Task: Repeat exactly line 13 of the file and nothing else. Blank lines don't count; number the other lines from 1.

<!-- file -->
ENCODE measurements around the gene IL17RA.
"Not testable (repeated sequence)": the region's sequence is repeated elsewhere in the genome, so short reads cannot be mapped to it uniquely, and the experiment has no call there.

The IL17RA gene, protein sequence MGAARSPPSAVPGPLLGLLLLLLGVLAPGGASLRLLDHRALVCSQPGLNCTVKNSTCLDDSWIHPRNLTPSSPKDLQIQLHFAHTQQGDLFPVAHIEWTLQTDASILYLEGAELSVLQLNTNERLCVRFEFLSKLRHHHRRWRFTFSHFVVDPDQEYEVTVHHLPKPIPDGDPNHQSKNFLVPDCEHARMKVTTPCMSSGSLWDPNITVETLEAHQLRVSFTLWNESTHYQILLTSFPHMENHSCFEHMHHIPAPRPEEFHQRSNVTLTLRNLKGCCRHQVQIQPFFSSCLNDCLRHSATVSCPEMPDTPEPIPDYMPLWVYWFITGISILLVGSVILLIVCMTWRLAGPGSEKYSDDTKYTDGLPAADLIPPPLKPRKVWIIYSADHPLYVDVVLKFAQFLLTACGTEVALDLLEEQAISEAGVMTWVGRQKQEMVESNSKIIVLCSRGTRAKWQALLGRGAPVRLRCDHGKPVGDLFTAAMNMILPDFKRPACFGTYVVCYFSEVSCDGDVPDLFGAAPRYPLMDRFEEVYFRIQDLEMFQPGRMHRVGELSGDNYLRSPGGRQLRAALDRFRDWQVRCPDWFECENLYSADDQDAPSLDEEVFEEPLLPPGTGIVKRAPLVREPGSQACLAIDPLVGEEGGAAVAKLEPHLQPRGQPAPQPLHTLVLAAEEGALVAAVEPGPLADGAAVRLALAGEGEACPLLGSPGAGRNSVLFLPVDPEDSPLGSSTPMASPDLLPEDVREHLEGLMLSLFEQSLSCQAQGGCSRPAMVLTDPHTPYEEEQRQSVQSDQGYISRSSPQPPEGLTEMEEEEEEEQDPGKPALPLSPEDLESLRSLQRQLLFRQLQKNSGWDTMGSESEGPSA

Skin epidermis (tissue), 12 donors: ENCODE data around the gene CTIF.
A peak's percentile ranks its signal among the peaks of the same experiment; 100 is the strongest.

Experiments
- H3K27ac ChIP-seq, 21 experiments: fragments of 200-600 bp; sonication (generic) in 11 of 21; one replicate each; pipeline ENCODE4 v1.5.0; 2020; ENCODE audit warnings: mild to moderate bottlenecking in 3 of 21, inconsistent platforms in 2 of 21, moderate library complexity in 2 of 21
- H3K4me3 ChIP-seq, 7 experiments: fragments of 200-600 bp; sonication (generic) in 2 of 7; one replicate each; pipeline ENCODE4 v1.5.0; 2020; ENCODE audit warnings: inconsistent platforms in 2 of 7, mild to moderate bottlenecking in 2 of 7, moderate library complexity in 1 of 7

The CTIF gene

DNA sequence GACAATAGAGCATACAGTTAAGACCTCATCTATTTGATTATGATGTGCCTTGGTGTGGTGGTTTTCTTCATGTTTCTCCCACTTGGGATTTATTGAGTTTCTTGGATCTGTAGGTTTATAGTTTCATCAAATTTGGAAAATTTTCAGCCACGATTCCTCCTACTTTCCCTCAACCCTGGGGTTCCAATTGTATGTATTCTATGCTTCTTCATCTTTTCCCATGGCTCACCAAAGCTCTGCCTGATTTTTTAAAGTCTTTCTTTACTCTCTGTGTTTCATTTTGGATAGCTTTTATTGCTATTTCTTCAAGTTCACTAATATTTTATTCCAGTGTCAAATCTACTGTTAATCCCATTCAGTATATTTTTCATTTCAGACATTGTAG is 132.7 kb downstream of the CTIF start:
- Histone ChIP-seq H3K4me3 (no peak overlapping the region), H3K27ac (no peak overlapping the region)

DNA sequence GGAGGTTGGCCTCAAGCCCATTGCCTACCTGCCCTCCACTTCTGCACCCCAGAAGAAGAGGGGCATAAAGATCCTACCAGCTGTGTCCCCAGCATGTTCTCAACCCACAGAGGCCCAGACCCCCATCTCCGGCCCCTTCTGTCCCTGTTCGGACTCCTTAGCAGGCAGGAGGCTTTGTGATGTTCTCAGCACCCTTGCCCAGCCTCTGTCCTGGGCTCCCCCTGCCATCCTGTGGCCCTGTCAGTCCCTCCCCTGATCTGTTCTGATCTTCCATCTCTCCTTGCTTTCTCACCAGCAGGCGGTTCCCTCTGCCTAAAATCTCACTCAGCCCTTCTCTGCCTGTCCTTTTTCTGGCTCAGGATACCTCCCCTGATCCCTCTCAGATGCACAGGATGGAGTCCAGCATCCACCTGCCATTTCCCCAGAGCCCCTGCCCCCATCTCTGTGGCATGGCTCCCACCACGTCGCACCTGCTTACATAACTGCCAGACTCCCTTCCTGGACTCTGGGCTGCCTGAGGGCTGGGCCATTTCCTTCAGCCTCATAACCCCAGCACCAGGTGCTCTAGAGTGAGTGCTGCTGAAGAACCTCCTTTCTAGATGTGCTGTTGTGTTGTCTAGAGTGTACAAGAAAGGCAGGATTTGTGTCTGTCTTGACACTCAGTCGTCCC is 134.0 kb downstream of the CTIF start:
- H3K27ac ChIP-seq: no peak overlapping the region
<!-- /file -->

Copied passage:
- H3K27ac ChIP-seq: no peak overlapping the region